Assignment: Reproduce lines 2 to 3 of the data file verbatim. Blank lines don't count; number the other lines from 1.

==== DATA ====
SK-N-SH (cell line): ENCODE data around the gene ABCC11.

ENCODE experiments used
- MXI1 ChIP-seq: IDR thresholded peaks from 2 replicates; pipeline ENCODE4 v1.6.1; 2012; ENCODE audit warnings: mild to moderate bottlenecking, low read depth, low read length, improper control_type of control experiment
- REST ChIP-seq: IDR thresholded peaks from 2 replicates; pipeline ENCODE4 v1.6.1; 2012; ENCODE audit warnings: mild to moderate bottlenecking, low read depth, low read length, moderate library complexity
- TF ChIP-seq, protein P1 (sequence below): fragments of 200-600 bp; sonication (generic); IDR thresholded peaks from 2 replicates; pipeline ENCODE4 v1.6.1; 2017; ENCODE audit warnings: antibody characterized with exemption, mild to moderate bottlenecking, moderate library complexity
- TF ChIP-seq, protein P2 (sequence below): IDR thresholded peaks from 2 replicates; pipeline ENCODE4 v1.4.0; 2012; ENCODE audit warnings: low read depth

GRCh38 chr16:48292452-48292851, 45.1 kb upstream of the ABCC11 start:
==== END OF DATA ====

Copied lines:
ENCODE experiments used
- MXI1 ChIP-seq: IDR thresholded peaks from 2 replicates; pipeline ENCODE4 v1.6.1; 2012; ENCODE audit warnings: mild to moderate bottlenecking, low read depth, low read length, improper control_type of control experiment